Don and Dea live a few blocks northeast of downtown Cedaredge. "Being on the south side of Grand Mesa with our garden facing south is very helpful for gardening at this altitude. A small greenhouse contains baby kale, celery, and snapdragons grown from their own seeds and some strawberries.
"We compost! We tried using a compost tumbler and found that it was not large enough. So, now we just pile the leaves, clippings and other composting materials in a long row, add chicken manure from our own chickens, keep the pile damp, turn it, and have plenty to add to the already-rich soil."
The five hens not only provide the manure, they lay enough eggs for her dad and for one of their daughters, Lisa. The hens lay colored eggs: green, blue and brown. They live in their own chicken house in a fenced area with their own "run" — keeping them there so they don't scratch in the gardens.
Flowers can be found in abundance. Dea bought and planted packages of cosmos and sunflowers at one time — they have spread throughout the yard, the garden and along the driveway. Poppies, bachelor's buttons and larkspur all come up year after year from their own dropped seeds. Calendulas do the same. Dea dries the orange petals to make a salve to use on insect bites, chapped hands and such. She uses coconut oil, beeswax and other ingredients to make a good all-'round salve to have on hand. Several recipes can be found online.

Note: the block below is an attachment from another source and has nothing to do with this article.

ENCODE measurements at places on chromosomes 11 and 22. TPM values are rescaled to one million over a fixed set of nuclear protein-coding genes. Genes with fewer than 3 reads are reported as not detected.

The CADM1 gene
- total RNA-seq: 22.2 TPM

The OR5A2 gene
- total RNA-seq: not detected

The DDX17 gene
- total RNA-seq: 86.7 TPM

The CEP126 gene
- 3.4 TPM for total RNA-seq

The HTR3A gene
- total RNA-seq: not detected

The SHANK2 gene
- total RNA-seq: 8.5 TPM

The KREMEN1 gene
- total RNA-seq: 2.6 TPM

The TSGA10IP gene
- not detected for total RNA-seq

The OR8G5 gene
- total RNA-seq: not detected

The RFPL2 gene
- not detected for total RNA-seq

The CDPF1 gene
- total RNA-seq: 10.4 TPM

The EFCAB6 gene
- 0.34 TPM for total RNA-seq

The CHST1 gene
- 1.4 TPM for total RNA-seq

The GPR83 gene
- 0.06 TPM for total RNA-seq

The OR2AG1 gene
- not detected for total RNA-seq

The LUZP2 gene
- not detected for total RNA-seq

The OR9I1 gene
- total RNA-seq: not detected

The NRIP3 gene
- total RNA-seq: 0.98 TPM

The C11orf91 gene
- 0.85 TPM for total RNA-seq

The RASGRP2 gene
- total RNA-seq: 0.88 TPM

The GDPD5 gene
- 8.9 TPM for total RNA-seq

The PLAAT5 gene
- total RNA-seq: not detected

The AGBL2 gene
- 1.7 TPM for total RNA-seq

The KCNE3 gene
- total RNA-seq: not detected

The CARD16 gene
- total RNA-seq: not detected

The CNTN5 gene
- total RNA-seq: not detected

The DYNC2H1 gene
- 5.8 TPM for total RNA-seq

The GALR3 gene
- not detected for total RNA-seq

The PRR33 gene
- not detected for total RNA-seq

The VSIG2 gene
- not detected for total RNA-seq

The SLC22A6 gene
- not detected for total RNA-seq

Roses, tulips, and gladiola are planted inside the fenced area with the vegetables because the deer prefer them to all others. Perennials come up each year. Those, along with all of the volunteer annuals and blooming shrubs, make for a colorful display most any time.
They plan to get rid of the flower garden located at the north side of the house this fall because of the water price hike. They are trying to cut down on water use wherever possible. Don has installed drip systems and raised beds made of cinder blocks throughout the gardens to conserve water as much as possible.
Drying fruits and vegetables takes place in the garage with an electric dryer and a dryer with shelves enclosed with a net covering that hangs from a rafter. The drying area has shelves that hold boxes for further drying after harvest of garden produce like onions. The air dryer was being used to dry mushrooms that had been gathered recently.
The Pyle family, including grandchildren, made several trips to Grand Mesa this year to gather mushrooms. It was a good year with plenty of moisture, producing an abundance of mushrooms.
"I only know five varieties of mushrooms," Dea said. "I recognize and pick only chanterelles, puffballs, boletus, morels, and one that goes by many names that we call hawk wings. Small puffballs can look very much like the extremely poisonous amanitas when they first come out of the ground, before they turn red. It's best to wait for puffballs to grow a bit, if unsure. I don't touch any mushrooms that I don't know well, it's not worth taking a chance."
Though Dea says that much of the garden takes care of itself, there is no doubt that when she isn't canning, freezing, drying, or preparing meals with fresh food from the garden you will likely find her planting, harvesting, composting or weeding.blog comments powered by Disqus